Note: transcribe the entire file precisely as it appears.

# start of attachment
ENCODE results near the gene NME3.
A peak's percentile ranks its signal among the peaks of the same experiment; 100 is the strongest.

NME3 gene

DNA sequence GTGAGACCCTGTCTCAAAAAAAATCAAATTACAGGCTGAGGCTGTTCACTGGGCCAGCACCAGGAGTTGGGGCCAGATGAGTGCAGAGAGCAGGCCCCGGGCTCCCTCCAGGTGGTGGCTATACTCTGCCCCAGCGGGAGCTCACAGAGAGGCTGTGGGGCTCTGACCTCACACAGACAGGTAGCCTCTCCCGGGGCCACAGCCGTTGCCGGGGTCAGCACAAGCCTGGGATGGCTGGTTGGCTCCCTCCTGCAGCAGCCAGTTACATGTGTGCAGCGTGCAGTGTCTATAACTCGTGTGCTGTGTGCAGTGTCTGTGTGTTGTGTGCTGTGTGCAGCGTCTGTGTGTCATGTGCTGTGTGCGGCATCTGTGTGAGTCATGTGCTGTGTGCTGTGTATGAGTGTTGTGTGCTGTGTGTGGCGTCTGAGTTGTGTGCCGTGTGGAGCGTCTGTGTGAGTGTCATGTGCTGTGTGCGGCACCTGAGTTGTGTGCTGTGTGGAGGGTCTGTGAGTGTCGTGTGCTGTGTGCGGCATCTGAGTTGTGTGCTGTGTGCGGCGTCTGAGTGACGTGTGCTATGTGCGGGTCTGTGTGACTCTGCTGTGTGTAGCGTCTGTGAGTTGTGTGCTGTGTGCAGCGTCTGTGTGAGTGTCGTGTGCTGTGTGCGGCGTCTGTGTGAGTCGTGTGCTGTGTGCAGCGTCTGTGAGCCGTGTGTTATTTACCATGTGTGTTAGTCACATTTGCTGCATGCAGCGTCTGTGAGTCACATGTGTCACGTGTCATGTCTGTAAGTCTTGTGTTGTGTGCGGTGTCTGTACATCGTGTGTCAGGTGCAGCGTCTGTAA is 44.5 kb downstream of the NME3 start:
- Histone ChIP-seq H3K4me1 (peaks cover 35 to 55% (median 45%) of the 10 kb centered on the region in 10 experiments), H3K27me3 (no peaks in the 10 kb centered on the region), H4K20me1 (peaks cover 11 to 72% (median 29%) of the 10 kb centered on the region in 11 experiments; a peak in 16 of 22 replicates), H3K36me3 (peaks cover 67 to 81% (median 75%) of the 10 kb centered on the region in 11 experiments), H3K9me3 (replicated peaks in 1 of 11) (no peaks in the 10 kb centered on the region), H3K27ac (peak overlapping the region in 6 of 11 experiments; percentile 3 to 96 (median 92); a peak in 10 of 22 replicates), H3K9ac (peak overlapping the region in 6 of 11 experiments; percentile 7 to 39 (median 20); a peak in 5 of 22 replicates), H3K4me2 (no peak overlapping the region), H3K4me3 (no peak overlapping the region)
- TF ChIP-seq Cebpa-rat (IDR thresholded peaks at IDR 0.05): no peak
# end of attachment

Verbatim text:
ENCODE results near the gene NME3.
A peak's percentile ranks its signal among the peaks of the same experiment; 100 is the strongest.

NME3 gene

DNA sequence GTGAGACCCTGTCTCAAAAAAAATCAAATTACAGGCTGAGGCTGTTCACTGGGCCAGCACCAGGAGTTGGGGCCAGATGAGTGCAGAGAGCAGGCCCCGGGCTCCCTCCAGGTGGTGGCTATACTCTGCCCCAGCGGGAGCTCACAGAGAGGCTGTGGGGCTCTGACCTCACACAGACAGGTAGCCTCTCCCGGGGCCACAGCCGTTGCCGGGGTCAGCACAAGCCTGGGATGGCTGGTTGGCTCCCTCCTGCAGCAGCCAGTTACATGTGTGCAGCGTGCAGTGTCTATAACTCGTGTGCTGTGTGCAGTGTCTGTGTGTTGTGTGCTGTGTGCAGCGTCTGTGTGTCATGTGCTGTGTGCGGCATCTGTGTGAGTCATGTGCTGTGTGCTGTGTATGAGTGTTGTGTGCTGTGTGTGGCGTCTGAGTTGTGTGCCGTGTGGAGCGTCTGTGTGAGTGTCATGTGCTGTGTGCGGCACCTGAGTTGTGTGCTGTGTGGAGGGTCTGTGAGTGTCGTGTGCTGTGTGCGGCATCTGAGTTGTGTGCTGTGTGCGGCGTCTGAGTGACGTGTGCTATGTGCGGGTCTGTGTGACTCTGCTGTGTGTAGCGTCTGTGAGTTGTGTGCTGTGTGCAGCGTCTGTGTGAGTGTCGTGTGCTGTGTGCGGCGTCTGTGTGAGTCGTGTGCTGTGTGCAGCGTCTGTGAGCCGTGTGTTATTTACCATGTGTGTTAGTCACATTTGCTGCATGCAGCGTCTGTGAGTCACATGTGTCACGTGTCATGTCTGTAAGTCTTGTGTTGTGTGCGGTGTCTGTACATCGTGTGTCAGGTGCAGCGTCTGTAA is 44.5 kb downstream of the NME3 start:
- Histone ChIP-seq H3K4me1 (peaks cover 35 to 55% (median 45%) of the 10 kb centered on the region in 10 experiments), H3K27me3 (no peaks in the 10 kb centered on the region), H4K20me1 (peaks cover 11 to 72% (median 29%) of the 10 kb centered on the region in 11 experiments; a peak in 16 of 22 replicates), H3K36me3 (peaks cover 67 to 81% (median 75%) of the 10 kb centered on the region in 11 experiments), H3K9me3 (replicated peaks in 1 of 11) (no peaks in the 10 kb centered on the region), H3K27ac (peak overlapping the region in 6 of 11 experiments; percentile 3 to 96 (median 92); a peak in 10 of 22 replicates), H3K9ac (peak overlapping the region in 6 of 11 experiments; percentile 7 to 39 (median 20); a peak in 5 of 22 replicates), H3K4me2 (no peak overlapping the region), H3K4me3 (no peak overlapping the region)
- TF ChIP-seq Cebpa-rat (IDR thresholded peaks at IDR 0.05): no peak